by Zu Anjalika Kamis Gunnulfsen

Our fascination with books get to the peak when it comes to a new year. While making resolutions, without fail, reading will be on top of lists for many. 

With that in mind, we bring you some of the Most Beautiful Libraries In The World.  Afterall, a conducive and beautiful environment is the catalyst for better absorption of information.

Biblioteca Girolamini, Naples, Italy

The Church and Convent of the Girolamini is a church and ecclesiastical complex in Naples, Italy.  It also houses a library, Biblioteca Girolamini. Completed in 1619, the magnificent library,  Biblioteca Girolamini is now run by the Italian state.  The style is a sobering Florentine Renaissance, with a Latin cross and three naves supported by arcuated colonnades and with lateral chapels. 

Royal Portuguese Cabinet of Reading in Rio De Janeiro, Brazil

The doors of this massive library were opened in 1887. Endless collection of Portuguese texts from Rio de Janeiro, then the capital of the Empire of Brazil can be found here. The huge, opulent library cabinet was founded in 1822 by a trio of Portuguese immigrants who wanted to bring their country’s literary tradition to the newly independent nation of Brazil. Brazil had previously been a Portuguese colony since 1500. The collection’s current home was designed to evoke a Gothic-Renaissance influence. 350,000 titles and the largest collection of Portuguese work outside of Portugal, it also includes rare original manuscripts, singular works of literature and unique proofs.

Bodleian Library in Oxford, UK

The Bodleian Library is one of the oldest libraries in Europe and in Britain, it is second in size after the British Library. It was first opened to scholars in 1602. Oxford’s libraries are among the most celebrated in the world, not only for their incomparable collections of books and manuscripts, but also for their buildings, some of which have remained in continuous use since the Middle Ages.

Trinity College Library, Dublin, Ireland

The Library’s history dates back to the establishment of the College in 1592 and it is the largest library in Ireland. Today, it has over 6 million printed volumes with extensive collections of journals, manuscripts, maps and music reflecting over 400 years of academic development.

Bibliotheque Mejanes in Aix-En Provence

The Bibliotheque Mejanes was originally founded in 1810 and is located in the town hall of the provincial city of Aix. Since 1989 it has formed part of the Cite du Livre complex, which was former match factory. Incorporating a number of research institutes as well as fulfilling the function of a public library, its most striking aspect is the architectural frontage, which takes the form of three giant-sized books of Albert Camus’s L’Etranger (The Outsider/The Stranger), Antoine de Saint-Exupery’s Little Prince and the writings of Moliere.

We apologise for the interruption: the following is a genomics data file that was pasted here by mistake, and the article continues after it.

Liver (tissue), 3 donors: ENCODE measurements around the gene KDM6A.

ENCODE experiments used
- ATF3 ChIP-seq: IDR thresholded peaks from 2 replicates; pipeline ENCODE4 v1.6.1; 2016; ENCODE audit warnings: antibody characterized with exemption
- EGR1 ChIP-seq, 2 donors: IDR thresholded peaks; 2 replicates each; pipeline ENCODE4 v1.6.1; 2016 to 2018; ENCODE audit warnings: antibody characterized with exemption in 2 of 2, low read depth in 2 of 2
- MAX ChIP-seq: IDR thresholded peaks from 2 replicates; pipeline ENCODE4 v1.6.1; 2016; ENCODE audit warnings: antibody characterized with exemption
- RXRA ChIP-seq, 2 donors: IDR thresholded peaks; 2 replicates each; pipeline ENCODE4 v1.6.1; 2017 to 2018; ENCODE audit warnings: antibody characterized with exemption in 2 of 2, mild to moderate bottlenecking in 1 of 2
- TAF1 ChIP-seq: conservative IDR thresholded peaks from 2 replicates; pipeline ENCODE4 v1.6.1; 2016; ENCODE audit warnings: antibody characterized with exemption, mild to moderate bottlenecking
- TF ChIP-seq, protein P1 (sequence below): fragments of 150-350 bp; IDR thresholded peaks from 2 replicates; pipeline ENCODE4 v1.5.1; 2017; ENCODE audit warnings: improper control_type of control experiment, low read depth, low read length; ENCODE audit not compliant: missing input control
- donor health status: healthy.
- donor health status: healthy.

The Stephen A Schwarzman Building of The New York Public Library

Opened on May 23, 1911, the architectural firm Carrère and Hastings constructed the structure in the Beaux-Arts. The marble facade of the building contains ornate detailing and the Fifth Avenue entrance is flanked by a pair of stone lions that serve as the library’s icon.

Klementinum National Library In Prague, Czech Republic

Klementinum Library was first opened in 1722 as a part of the Jesuit University based in Klementinum. It houses over 20,000 volumes of mostly foreign theological literature. The interior of the baroque library has remained intact since the 18th century. The hall is decorated with ceiling frescoes by Jan Hiebl depicting allegorical motifs of education and portraits of Jesuit saints, patrons of the university and prominent representatives.  Worth mentioning, is the collection of geographical and astronomical globes in the center of the library. These are mainly works of the Jesuits. Among the globes are also astronomical clocks, constructed mainly by Jan Klein.

Abbey Library of St. Gall in St. Gallen Switzerland

Abbey Library was founded by Saint Othmar, the founder of the Abbey of St. Gall. During a fire in 937, the Abbey was destroyed but the library remained intact. The library hall, designed by the architect Peter Thumb  in a Rococo style, was constructed between 1758 and 1767. A Greek inscription above the entrance door, psyché iatreion, translates as “apothecary of the soul”. A significant medieval monastic library, in 1983, this, as well as the Abbey of St. Gall were designated a World Heritage Site, as an outstanding example of a large Carolingian monastery.

Library of Parliament, Ottawa, Canada

The Library of Parliament is the main information repository and research resource for the Parliament of Canada. The main reading room rises to a vaulted ceiling and the walls and stacks are lined with white pine panelling carved into a variety of textures, flowers, masks, and mythical creatures. The library’s collection comprises of 650,000 items, covering hundreds of years of history and tended by a staff of 300.